I have the honor to report the number of casualties in the detachment from my brigade under command of Lieutenant-Colonel Bacon, Thirty-second Georgia Infantry, in the engagement of the 3d instant at Rivers' Bridge:During that battle, Bacon is quoted as stating, "I can hold my position here until Christmas, if you can keep them off my flanks" At that time, Harrison's Brigade consisted of the 32nd and 47th Georgia Infantry regiments, the 5th Georgia Reserves and Erle's Battery. Bacon's father, while too old to fight in the Civil War, apparently lead a group of older men who assisted as they were able. Following the war, Bacon worked at several endeavors and finally ran a lumber business in Eastman, Georgia. On 28 July 1869, he married Sarah "Sallie" Jane Willingham, who was born 28 March 1849 in Allendale, South Carolina. Together they had four daughters and one son. Edwin Bacon died on 30 November 1915; Sarah lived nearly two more years, dying on 11 August 1917. The following are additional photographs of Edwin Bacon, his War Department record and a medal presented to Sallie Bacon, his daughter, by the Daughters of the Confederacy.
LtCol Edwin H. Bacon's War Department Record, 13 July 1920.
Date of photograph unknown.
Date of photograph unknown. Probably post-war.
Bacon's Daughters of Confederacy
Southern Cross of Honor, awarded 1930.
Some detailed information on Edwin Bacon is also found in Biological Souvenir of the States of Georgia and Florida: Containing Biographical Sketches of the Representative Public, and Many Early Settled Families in These States (published by F.A. Battey & Company, Chicago, 1889):
Our subject was educated in Springfield, Savannah and Walthonrville, Georgia. Took degree of M.D. in Savannah Medical College, class of 1860, and practiced but a few months when the war opened. His first service in the Confederate army was the taking of Fort Pulaski before the State seceded. He enlisted in the spring of 1861, in a Company of Savannah volunteer guards. This company was organized in 1802. He belonged to it two years before the war opened. Each year he won the highest prize for being the best drilled man in the company.
He served three months in the above company and then was made adjutant of the Fifth Georgia State Troops, later made major of the Thirty-second Georgia Regiment Infantry.
Early in 1863 was the first time he was under fire, on James Island among the forts and batteries on the South Carolina coast. He was in Fort Wagoner on the night of July 18, 1863, when that terrible assault was made. He was in command of the Thirty-second Regiment in an engagement on John's Island when the enemy were driven off the island, all done before sunrise. He commanded his regiment on the South Carolina side of the Savannah River and fought Sherman in front all the way through the Carolinas on up to Greensboro, N.C., where they surrendered. During this time he had three severe battles, namely: River's Bridge, S. C., Avery's Borough and Bentonville, N. C.
From a reliable source we extract the following: "Col. E. H. Bacon of the Thirty-second Georgia Regiment was ordered (by Gen. McLaws, Division Commander), with the Thirty-second and Forty-seventh Georgia Regiments, reinforced by 250 cavalry, in all about 1,250 persons, to cover a front of five miles along the Salkehatchie River, the next point to make a stand after leaving the C. & S. R. R. A galling fire was kept up by the enemy all day. Federal forces were increasing and the little band of C.A.S. forces were being thinned. Gen. McLaws ordered Col. Bacon to retire his army but save the artillery. The sun had gone down, the shades of night were fast gathering and the enemy were rapidly approaching. Col. Bacon ordered four rounds from the artillery and the same from the infantry to be fired just as rapidly as possible. This done, the horses were attached to the artillery before the smoke had cleared away, and all retreated to the Edisto River with comparatively little loss."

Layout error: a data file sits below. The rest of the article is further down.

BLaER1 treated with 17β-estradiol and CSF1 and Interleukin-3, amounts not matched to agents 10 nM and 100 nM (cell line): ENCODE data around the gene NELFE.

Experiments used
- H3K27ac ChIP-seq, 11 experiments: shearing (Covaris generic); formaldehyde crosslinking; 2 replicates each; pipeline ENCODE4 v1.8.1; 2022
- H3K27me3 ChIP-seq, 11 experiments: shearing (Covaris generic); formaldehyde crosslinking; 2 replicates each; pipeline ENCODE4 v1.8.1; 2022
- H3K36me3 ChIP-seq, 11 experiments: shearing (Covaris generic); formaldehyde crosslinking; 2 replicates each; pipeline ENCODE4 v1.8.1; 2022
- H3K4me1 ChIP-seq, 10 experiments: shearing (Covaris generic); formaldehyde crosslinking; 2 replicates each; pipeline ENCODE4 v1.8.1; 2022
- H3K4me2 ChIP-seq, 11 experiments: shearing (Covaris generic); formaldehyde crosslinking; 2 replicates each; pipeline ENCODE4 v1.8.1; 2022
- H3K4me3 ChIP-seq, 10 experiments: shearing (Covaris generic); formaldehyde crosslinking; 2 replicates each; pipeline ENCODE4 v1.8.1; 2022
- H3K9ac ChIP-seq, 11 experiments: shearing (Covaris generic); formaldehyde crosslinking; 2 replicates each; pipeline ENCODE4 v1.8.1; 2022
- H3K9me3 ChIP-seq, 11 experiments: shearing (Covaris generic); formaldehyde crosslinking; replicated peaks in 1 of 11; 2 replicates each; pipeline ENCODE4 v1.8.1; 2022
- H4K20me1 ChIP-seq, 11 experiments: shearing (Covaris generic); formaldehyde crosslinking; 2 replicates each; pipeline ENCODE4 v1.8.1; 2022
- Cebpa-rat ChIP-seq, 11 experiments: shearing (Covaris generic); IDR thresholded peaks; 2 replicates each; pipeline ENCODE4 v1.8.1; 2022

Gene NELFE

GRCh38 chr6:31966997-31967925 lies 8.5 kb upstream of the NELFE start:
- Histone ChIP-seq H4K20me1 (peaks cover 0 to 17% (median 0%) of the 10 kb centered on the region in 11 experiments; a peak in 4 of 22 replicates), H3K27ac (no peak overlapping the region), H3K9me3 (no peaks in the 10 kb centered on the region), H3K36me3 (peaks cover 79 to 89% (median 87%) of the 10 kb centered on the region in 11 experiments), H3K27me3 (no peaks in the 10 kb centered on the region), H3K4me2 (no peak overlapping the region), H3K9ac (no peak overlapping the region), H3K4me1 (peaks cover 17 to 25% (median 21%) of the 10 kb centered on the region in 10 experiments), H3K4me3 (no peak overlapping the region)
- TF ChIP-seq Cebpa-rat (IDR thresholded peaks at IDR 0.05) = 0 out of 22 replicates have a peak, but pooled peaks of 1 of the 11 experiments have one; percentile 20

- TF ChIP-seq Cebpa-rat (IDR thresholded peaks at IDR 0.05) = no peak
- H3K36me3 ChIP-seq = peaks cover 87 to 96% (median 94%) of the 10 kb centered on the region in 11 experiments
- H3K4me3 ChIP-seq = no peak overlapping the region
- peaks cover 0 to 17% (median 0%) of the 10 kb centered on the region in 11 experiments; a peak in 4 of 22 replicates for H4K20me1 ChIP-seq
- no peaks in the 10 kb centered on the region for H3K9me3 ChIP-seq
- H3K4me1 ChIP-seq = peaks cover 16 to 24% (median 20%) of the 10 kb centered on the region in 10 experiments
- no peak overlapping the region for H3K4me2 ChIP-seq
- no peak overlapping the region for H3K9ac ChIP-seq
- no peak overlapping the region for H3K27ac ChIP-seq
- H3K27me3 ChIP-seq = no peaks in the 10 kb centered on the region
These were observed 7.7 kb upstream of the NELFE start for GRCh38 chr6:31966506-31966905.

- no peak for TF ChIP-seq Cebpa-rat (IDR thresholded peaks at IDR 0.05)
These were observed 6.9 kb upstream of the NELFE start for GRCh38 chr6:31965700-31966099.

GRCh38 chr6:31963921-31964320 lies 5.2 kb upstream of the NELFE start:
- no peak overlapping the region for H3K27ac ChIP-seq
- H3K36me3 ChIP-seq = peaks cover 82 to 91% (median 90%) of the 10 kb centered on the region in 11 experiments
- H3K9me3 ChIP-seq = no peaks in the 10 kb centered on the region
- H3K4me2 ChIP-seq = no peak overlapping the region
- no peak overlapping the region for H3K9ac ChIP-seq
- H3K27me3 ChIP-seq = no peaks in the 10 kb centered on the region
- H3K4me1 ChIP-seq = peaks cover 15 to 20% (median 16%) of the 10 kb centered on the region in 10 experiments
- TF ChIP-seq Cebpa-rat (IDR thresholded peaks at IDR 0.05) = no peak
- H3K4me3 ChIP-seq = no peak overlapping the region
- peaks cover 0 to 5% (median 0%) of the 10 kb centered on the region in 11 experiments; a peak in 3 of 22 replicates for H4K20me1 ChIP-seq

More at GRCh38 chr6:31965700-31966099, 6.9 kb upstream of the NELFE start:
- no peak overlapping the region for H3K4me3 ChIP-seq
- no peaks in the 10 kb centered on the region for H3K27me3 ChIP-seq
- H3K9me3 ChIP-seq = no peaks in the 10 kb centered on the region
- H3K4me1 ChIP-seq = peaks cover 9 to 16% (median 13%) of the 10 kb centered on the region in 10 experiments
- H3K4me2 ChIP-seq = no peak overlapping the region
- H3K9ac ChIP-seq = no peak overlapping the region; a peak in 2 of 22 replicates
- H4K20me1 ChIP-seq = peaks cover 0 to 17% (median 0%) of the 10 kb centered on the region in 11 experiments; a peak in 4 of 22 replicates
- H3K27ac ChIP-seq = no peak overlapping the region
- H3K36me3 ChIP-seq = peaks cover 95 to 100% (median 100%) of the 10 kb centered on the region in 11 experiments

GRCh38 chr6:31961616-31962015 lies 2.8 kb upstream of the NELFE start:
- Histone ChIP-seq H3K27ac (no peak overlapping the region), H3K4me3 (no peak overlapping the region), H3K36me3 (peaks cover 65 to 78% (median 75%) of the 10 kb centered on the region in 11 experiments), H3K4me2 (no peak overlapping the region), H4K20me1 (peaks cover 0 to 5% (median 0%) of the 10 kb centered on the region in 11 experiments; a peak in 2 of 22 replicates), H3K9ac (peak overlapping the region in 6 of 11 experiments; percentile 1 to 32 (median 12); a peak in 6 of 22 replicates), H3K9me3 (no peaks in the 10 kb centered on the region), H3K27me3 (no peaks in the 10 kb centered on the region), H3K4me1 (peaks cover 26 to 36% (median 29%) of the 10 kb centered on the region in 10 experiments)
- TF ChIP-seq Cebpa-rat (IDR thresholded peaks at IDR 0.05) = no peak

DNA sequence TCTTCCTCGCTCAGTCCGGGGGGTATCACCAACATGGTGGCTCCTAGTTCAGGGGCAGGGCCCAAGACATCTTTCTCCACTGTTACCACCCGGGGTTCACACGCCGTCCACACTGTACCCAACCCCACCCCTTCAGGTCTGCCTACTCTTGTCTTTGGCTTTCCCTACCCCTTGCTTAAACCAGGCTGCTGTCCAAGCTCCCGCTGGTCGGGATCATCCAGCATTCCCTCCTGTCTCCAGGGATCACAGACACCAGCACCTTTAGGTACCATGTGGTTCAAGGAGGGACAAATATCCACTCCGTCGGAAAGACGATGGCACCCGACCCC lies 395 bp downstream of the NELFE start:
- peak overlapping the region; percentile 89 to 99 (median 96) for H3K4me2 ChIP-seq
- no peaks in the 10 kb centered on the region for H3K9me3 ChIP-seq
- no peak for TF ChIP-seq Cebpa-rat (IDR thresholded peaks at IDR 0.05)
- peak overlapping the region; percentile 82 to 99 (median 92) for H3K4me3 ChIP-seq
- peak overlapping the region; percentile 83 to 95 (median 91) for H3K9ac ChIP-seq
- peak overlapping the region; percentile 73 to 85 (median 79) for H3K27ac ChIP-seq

At Bentonville, N. C., was a three days fight. Col. Bacon was in command of the Thirty-second Georgia Regiment, and had a horse killed while riding him. It should have been mentioned that our subject was promoted to lieutenant colonel, July, 1863, before he was twenty-four years of age, and served as colonel from that time until the close of the war, his colonel acting as brigadiergeneral. During his service in the army he was not wounded, but had a button shot off his hat, and was knocked down once by what was presumed to be a spent ball.
The war closing, he practiced medicine for a short time, tried the drug trade also, then went into cotton planting, raising from 100 to 400 bales annually. This he continued for fifteen years with poor success in the main. In 1881 he began the saw-mill business, and in that has had a very flattering success. His marriage occurred July 28, 1869, when Miss Sallie Willingham, daughter of Thomas H. and Cecilia (Baynard) Willingham, became his wife. The latter was a very influential and wealthy family from Allendale, S. C.
Information and photographs provided by Marie Fort Withrow (Marie.Withrow at verizon.net), Lieutenant Colonel Bacon's great-great-granddaughter. She is also the great granddaughter of Bacon's daughter Sallie.
External Web sites
Edwin Henry Bacon grave site
Official Records - Battle of Rivers' Bridge
Return to the 32nd Georgia Infantry page.
Battle of Olustee home page